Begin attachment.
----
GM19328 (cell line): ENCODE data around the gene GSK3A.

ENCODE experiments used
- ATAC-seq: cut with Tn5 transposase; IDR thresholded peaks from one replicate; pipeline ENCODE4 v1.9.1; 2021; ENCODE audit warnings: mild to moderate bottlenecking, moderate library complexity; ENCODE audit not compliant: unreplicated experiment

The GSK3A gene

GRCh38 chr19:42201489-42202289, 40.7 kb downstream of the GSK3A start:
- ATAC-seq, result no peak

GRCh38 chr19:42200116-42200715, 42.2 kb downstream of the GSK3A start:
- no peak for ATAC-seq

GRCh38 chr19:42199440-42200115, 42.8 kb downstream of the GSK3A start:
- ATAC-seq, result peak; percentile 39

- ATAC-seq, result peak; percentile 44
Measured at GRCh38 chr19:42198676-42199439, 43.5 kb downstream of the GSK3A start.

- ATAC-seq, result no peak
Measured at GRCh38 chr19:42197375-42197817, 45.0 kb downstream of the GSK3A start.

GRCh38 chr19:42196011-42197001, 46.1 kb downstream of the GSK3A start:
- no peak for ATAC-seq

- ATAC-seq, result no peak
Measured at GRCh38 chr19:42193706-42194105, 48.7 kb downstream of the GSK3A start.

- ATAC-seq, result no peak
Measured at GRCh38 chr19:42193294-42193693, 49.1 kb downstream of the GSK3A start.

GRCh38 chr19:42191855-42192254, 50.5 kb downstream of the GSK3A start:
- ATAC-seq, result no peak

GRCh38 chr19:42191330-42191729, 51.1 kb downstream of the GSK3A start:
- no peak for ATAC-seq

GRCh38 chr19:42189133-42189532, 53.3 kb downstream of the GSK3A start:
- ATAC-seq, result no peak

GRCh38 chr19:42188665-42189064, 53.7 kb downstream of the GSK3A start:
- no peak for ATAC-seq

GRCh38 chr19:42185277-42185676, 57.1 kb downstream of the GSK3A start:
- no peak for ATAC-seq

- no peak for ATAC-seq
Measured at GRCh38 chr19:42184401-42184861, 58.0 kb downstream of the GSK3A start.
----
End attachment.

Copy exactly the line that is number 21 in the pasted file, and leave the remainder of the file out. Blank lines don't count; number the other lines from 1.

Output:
GRCh38 chr19:42191855-42192254, 50.5 kb downstream of the GSK3A start: